Lugaw, a Filipino version of congee, is a simple and comforting rice porridge that you can enjoy plain or with a variety of add-ons. It's an easy dish to make, ideal for anyone looking for a warm and soothing meal.
What is lugaw?
Lugaw is a simple and plain rice porridge, much like Chinese-style congee. It is thick and creamy made by simmering glutinous rice with ginger and other aromatics.
Ingredients you'll need
Notes and substitutions
- Glutinous rice: Also known as sticky rice or "malagkit," this is the usual choice to achieve the thick consistency of lugaw. You can substitute with regular white rice, just add more water and cook it longer to make it creamy.
- Water: Lugaw is traditionally light and plain, typically simmered in water. To add more flavor, use chicken broth or other types of broths.
How to make this recipe
Step 1: Sauté ginger
In a heavy-bottomed pot over medium heat, sauté the ginger in a bit of oil until lightly browned.
Step 2: Sauté garlic and onions
Add the minced garlic and finely chopped onion, and sauté until softened and slightly caramelized.
Step 3: Add the rice
Add a cup of rice and stir for a minute to lightly toast the rice.
Step 4: Add water and boil
Pour in 6 cups of water or another liquid of your choice. Mix everything together, making sure to scrape any bits off the bottom of the pot. Increase to medium-high heat and bring it to a boil.
Step 5: Simmer
Lower to medium-low heat, cover, and simmer for 15-20 minutes. Stir occasionally until the rice transforms into a porridge-like consistency. Add more water as needed.
Season with salt, pepper, or a bit of fish sauce to your taste. Turn off the heat once you have achieved your desire texture.
PRO TIP: The ideal thickness of lugaw is often a matter of personal taste. If it's too thick, add more water or broth and cook for a few extra minutes. If it's too runny, simmer uncovered to allow some of the liquid to evaporate until the desired consistency is achieved.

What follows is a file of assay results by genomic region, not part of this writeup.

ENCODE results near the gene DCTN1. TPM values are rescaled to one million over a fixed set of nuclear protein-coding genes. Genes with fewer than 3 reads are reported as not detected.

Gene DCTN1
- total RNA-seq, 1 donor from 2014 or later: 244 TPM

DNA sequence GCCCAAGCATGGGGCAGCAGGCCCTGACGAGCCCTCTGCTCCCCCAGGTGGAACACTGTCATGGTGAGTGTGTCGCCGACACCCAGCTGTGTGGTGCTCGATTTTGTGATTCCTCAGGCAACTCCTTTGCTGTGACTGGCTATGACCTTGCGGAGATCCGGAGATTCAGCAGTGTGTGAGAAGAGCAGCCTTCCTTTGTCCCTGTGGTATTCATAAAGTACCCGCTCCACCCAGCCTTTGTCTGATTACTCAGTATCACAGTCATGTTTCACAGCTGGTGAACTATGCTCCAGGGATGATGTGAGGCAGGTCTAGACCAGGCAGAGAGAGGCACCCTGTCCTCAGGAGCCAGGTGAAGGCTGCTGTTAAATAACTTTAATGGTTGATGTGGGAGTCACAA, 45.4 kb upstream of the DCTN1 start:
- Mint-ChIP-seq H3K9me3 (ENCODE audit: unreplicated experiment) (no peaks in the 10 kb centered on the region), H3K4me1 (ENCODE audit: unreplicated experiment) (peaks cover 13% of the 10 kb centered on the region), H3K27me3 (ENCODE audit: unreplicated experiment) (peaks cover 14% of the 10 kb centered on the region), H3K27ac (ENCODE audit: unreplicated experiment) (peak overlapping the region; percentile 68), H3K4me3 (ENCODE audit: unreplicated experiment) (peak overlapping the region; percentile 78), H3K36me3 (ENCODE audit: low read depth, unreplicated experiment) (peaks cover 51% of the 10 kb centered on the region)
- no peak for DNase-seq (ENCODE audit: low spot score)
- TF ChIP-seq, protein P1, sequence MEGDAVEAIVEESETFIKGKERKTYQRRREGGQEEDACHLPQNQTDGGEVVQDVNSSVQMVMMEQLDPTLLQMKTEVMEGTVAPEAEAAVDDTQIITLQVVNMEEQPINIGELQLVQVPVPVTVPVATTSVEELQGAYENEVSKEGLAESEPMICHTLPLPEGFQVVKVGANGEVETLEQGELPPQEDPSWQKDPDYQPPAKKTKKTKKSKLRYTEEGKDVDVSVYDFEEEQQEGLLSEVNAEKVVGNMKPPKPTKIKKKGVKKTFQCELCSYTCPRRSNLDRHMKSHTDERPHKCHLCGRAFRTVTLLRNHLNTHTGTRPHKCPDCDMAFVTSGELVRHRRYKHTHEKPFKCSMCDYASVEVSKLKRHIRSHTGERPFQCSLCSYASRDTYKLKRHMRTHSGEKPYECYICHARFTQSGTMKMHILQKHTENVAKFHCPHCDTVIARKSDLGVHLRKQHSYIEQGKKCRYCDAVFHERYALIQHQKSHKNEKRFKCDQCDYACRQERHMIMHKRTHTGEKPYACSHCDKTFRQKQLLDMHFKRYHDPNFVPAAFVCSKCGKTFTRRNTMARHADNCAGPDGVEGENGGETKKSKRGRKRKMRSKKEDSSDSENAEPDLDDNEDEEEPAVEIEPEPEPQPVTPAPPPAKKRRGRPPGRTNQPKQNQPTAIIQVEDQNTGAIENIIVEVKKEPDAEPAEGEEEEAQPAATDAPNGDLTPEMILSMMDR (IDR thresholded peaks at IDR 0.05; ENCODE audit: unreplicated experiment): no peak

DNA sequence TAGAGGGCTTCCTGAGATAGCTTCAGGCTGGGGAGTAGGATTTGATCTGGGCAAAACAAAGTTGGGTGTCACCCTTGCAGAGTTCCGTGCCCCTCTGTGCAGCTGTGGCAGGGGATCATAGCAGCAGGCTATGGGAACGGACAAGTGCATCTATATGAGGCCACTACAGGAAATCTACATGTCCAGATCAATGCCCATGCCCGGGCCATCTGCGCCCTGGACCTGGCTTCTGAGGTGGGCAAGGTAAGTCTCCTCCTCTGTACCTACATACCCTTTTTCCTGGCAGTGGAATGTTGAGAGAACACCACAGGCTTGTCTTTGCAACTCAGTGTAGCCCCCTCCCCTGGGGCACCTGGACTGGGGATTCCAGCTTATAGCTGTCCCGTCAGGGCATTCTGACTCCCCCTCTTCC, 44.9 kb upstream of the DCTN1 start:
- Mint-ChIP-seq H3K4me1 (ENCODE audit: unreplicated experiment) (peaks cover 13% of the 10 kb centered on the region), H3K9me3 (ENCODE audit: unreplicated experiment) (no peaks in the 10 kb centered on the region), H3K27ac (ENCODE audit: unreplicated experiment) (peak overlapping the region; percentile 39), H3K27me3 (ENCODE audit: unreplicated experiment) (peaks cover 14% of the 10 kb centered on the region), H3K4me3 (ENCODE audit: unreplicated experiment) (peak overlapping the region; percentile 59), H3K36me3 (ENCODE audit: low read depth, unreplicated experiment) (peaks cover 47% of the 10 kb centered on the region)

Ladle your hot lugaw into bowls. Top it off with chopped green onions, fried garlic or shallots, chicharon, hard or soft-boiled eggs, and a drizzle of chili oil for a bit of spice.
Pair it with Tokwa't Baboy for an authentic Filipino experience. Century egg and rousong or pork floss are delicious options, too.
Arroz Caldo is a chicken and rice porridge that shares similarities with lugaw. The main difference is the addition of chicken and sometimes safflower or annatto in Arroz Caldo, which gives it a slight yellowish color.
Lugaw and congee are similar but not the same. Lugaw is a Filipino rice porridge typically made with glutinous rice and ginger, often served plain or with minimal garnishes. Congee, of Chinese origin, is a rice porridge prepared with short or medium-grain rice, with a variety of toppings or side dishes, such as century eggs, salted eggs, and pork floss.
Rinsing the rice before cooking is generally recommended to remove excess starch and impurities. However, for creamy dishes like lugaw, rinsing the rice is not mandatory if the rice is already clean.
What to serve with your lugaw
- Tokwa't Baboy: A popular side dish of crispy fried tofu and tender boiled pork, marinated in a tangy soy-vinegar sauce.
- Adobo: A classic Filipino dish made with chicken or pork cooked in soy sauce, vinegar, garlic, and spices.
- Lechon Kawali: Pork belly deep-fried or air-fried to achieve a crunchy skin and tender, moist meat.
- Fried Fish: A simple, crispy fried fish with crunchy skin and tender, moist inside.
- Sisig: A sizzling dish of chopped pork, tofu, or fish, mixed with onions and chili peppers, in a tangy and savory sauce.
Other rice recipes you may like
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- Heavy-bottomed pot
- 1 cup uncooked glutinous rice see note
- 6 cups water see note
- 2 tablespoons julienned or minced ginger or more
- 4 cloves garlic minced
- 1 small onion finely chopped
- Optional garnishes: scallions, boiled eggs, chicharon, fried garlic or shallots
- Fish sauce to taste
- Salt and pepper to taste
- Neutral oil for sautéing
- In a large pot over medium heat, sauté the ginger in a bit of oil until lightly browned.
- Add the minced garlic and finely chopped onion, and sauté until softened and slightly caramelized.
- Add the rice and stir for a minute to lightly toast it.
- Pour in 6 cups of water or another liquid of your choice. Mix everything together, making sure to scrape any bits off the bottom of the pot.
- Increase to medium-high heat and bring the mixture to a boil. Lower to medium-low heat, cover, and simmer for 15-20 minutes. Stir occasionally until the rice transforms into a porridge-like consistency. Add more water as needed.
- Season with salt, black pepper, or a bit of fish sauce to your taste. Turn off the heat once desired texture is achieved.
- Rice: Glutinous rice or "malagkit" is the traditional choice to achieve the thick consistency of lugaw. You can use regular white rice, just add more water and cook it longer to make it creamy.
- Water: Lugaw is traditionally light and plain, prepared by simmering rice in water. To add more flavor, you can use chicken broth or other types of broths.